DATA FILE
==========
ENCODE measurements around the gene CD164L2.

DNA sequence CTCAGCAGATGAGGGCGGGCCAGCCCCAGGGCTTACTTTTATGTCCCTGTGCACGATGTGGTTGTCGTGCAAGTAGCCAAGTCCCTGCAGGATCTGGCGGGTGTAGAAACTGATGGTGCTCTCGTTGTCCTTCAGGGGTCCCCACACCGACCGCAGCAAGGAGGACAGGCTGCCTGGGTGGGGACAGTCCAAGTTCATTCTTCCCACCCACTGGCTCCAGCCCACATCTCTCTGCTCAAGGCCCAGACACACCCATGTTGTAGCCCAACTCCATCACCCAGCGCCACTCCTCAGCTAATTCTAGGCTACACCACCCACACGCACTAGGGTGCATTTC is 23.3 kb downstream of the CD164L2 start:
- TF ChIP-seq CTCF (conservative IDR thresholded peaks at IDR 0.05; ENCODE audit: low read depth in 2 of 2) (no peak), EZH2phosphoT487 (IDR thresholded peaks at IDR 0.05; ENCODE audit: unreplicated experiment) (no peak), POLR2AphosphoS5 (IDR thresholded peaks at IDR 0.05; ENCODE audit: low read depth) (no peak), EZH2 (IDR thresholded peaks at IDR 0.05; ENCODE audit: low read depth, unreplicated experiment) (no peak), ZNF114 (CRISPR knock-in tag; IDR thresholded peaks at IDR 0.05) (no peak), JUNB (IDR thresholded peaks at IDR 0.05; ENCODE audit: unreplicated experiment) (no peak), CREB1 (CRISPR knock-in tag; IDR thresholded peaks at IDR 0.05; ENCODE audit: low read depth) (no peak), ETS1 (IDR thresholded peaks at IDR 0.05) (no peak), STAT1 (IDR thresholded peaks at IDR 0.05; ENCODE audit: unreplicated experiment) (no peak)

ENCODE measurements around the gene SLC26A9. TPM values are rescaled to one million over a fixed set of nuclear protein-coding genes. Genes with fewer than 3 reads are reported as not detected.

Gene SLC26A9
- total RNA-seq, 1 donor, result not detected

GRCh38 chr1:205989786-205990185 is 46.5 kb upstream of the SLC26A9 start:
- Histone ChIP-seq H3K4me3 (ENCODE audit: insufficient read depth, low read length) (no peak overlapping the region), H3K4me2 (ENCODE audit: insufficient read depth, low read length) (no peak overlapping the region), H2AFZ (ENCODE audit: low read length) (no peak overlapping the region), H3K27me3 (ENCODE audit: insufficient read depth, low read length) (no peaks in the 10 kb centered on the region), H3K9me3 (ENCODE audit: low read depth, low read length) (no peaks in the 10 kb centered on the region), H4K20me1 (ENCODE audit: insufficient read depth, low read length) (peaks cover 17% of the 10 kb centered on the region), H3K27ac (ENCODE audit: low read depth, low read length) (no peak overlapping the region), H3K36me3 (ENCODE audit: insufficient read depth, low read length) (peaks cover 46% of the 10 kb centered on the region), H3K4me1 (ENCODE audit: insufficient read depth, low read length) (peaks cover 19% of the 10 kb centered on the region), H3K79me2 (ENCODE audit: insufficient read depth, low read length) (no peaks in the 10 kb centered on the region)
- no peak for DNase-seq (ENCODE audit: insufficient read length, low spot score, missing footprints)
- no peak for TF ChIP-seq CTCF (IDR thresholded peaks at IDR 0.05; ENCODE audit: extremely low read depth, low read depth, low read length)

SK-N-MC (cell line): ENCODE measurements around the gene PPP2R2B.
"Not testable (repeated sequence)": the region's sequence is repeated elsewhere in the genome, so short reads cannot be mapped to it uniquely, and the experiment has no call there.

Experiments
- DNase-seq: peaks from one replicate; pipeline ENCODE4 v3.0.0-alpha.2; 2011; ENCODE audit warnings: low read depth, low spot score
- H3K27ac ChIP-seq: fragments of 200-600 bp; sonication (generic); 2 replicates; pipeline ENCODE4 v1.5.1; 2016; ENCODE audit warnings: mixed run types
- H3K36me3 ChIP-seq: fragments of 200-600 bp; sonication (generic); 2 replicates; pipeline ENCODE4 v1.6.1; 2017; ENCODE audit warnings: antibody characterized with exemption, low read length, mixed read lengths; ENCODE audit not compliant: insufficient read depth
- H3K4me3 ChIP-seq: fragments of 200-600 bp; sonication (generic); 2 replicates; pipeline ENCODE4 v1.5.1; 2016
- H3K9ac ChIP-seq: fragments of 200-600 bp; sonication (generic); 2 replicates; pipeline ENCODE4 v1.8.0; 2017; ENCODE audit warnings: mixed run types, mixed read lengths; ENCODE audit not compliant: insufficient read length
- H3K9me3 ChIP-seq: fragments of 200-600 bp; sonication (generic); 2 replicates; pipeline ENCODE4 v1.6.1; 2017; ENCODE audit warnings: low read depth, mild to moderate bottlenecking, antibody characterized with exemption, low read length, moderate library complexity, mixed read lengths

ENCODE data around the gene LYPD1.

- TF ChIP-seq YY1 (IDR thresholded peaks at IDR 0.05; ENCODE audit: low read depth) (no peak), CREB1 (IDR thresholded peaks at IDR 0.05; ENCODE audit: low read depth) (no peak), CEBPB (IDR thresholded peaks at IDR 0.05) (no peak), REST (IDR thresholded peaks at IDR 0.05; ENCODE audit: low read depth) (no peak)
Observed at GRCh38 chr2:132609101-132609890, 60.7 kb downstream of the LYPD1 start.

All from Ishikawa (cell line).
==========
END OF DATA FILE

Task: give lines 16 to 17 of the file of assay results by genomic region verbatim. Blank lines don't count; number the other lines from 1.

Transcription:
- H3K36me3 ChIP-seq: fragments of 200-600 bp; sonication (generic); 2 replicates; pipeline ENCODE4 v1.6.1; 2017; ENCODE audit warnings: antibody characterized with exemption, low read length, mixed read lengths; ENCODE audit not compliant: insufficient read depth
- H3K4me3 ChIP-seq: fragments of 200-600 bp; sonication (generic); 2 replicates; pipeline ENCODE4 v1.5.1; 2016